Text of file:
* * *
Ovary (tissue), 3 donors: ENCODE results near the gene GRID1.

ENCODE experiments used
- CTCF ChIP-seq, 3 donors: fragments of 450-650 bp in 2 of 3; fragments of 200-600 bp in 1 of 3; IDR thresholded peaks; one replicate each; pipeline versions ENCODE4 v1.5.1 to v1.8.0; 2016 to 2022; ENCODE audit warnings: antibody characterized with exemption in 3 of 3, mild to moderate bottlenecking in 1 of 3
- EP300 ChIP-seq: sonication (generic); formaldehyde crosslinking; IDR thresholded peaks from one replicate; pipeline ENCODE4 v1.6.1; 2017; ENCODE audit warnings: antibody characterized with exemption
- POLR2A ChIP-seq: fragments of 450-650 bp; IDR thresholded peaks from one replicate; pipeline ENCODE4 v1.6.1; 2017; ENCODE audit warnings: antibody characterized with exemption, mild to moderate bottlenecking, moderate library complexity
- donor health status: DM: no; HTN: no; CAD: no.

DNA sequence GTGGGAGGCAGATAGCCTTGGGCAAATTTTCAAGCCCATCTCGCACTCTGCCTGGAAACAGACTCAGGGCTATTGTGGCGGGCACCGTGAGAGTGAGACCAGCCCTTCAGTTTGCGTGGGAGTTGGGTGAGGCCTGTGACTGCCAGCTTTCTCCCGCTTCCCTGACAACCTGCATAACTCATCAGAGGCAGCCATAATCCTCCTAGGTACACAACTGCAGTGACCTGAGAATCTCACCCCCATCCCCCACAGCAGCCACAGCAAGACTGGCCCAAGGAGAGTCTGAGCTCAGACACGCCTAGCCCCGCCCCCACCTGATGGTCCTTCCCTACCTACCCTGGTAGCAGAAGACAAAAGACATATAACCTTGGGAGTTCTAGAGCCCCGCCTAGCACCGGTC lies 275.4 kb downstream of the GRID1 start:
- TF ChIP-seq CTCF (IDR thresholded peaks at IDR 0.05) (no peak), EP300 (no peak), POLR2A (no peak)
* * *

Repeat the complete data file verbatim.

Ovary (tissue), 3 donors: ENCODE results near the gene GRID1.

ENCODE experiments used
- CTCF ChIP-seq, 3 donors: fragments of 450-650 bp in 2 of 3; fragments of 200-600 bp in 1 of 3; IDR thresholded peaks; one replicate each; pipeline versions ENCODE4 v1.5.1 to v1.8.0; 2016 to 2022; ENCODE audit warnings: antibody characterized with exemption in 3 of 3, mild to moderate bottlenecking in 1 of 3
- EP300 ChIP-seq: sonication (generic); formaldehyde crosslinking; IDR thresholded peaks from one replicate; pipeline ENCODE4 v1.6.1; 2017; ENCODE audit warnings: antibody characterized with exemption
- POLR2A ChIP-seq: fragments of 450-650 bp; IDR thresholded peaks from one replicate; pipeline ENCODE4 v1.6.1; 2017; ENCODE audit warnings: antibody characterized with exemption, mild to moderate bottlenecking, moderate library complexity
- donor health status: DM: no; HTN: no; CAD: no.

DNA sequence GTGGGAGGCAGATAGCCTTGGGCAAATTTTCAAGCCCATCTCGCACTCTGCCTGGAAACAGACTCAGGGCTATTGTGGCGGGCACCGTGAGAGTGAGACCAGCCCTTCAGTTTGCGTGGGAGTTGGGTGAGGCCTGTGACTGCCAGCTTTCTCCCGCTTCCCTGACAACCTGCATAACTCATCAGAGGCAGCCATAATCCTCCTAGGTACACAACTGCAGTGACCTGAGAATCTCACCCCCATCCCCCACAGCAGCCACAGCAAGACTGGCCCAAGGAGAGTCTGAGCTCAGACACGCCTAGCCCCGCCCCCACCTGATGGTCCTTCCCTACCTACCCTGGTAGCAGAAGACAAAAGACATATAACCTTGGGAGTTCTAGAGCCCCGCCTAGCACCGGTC lies 275.4 kb downstream of the GRID1 start:
- TF ChIP-seq CTCF (IDR thresholded peaks at IDR 0.05) (no peak), EP300 (no peak), POLR2A (no peak)